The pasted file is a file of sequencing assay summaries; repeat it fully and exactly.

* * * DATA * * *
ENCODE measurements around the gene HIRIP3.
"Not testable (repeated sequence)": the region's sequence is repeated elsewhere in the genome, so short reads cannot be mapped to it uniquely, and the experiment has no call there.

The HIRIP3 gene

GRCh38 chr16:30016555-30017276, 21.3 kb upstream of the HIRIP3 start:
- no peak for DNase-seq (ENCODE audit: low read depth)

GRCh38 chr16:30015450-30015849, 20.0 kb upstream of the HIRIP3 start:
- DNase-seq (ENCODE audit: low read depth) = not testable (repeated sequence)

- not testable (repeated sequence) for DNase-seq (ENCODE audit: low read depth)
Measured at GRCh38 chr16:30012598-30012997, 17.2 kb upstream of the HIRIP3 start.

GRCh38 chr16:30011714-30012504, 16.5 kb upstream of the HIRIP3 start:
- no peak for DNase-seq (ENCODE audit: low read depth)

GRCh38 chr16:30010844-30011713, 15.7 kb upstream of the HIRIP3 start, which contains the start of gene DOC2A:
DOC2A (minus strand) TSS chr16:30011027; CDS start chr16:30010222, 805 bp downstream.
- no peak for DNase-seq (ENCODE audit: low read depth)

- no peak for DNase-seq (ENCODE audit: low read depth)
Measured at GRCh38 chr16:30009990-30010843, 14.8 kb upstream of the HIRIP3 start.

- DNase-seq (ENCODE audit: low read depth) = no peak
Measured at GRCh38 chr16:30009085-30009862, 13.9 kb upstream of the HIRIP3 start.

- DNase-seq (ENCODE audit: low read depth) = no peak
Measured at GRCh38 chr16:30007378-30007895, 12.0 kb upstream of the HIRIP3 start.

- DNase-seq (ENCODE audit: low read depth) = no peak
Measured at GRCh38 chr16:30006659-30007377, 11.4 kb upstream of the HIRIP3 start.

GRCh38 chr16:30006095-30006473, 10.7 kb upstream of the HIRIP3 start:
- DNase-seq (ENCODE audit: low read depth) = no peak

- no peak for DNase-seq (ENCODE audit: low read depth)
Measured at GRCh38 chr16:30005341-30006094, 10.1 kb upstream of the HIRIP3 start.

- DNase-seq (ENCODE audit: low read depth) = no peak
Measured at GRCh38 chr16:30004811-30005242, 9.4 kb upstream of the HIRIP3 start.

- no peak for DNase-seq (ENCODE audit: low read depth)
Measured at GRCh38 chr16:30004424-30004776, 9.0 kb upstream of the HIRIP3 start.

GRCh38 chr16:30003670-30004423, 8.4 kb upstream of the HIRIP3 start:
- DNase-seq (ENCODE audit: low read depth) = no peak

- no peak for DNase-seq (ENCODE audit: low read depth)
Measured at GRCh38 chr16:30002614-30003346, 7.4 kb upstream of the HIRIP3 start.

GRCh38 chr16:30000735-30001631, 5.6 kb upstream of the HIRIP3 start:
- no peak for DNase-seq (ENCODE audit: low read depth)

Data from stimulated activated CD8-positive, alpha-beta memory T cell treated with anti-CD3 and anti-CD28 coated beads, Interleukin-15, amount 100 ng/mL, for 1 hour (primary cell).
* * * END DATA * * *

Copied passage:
ENCODE measurements around the gene HIRIP3.
"Not testable (repeated sequence)": the region's sequence is repeated elsewhere in the genome, so short reads cannot be mapped to it uniquely, and the experiment has no call there.

The HIRIP3 gene

GRCh38 chr16:30016555-30017276, 21.3 kb upstream of the HIRIP3 start:
- no peak for DNase-seq (ENCODE audit: low read depth)

GRCh38 chr16:30015450-30015849, 20.0 kb upstream of the HIRIP3 start:
- DNase-seq (ENCODE audit: low read depth) = not testable (repeated sequence)

- not testable (repeated sequence) for DNase-seq (ENCODE audit: low read depth)
Measured at GRCh38 chr16:30012598-30012997, 17.2 kb upstream of the HIRIP3 start.

GRCh38 chr16:30011714-30012504, 16.5 kb upstream of the HIRIP3 start:
- no peak for DNase-seq (ENCODE audit: low read depth)

GRCh38 chr16:30010844-30011713, 15.7 kb upstream of the HIRIP3 start, which contains the start of gene DOC2A:
DOC2A (minus strand) TSS chr16:30011027; CDS start chr16:30010222, 805 bp downstream.
- no peak for DNase-seq (ENCODE audit: low read depth)

- no peak for DNase-seq (ENCODE audit: low read depth)
Measured at GRCh38 chr16:30009990-30010843, 14.8 kb upstream of the HIRIP3 start.

- DNase-seq (ENCODE audit: low read depth) = no peak
Measured at GRCh38 chr16:30009085-30009862, 13.9 kb upstream of the HIRIP3 start.

- DNase-seq (ENCODE audit: low read depth) = no peak
Measured at GRCh38 chr16:30007378-30007895, 12.0 kb upstream of the HIRIP3 start.

- DNase-seq (ENCODE audit: low read depth) = no peak
Measured at GRCh38 chr16:30006659-30007377, 11.4 kb upstream of the HIRIP3 start.

GRCh38 chr16:30006095-30006473, 10.7 kb upstream of the HIRIP3 start:
- DNase-seq (ENCODE audit: low read depth) = no peak

- no peak for DNase-seq (ENCODE audit: low read depth)
Measured at GRCh38 chr16:30005341-30006094, 10.1 kb upstream of the HIRIP3 start.

- DNase-seq (ENCODE audit: low read depth) = no peak
Measured at GRCh38 chr16:30004811-30005242, 9.4 kb upstream of the HIRIP3 start.

- no peak for DNase-seq (ENCODE audit: low read depth)
Measured at GRCh38 chr16:30004424-30004776, 9.0 kb upstream of the HIRIP3 start.

GRCh38 chr16:30003670-30004423, 8.4 kb upstream of the HIRIP3 start:
- DNase-seq (ENCODE audit: low read depth) = no peak

- no peak for DNase-seq (ENCODE audit: low read depth)
Measured at GRCh38 chr16:30002614-30003346, 7.4 kb upstream of the HIRIP3 start.

GRCh38 chr16:30000735-30001631, 5.6 kb upstream of the HIRIP3 start:
- no peak for DNase-seq (ENCODE audit: low read depth)

Data from stimulated activated CD8-positive, alpha-beta memory T cell treated with anti-CD3 and anti-CD28 coated beads, Interleukin-15, amount 100 ng/mL, for 1 hour (primary cell).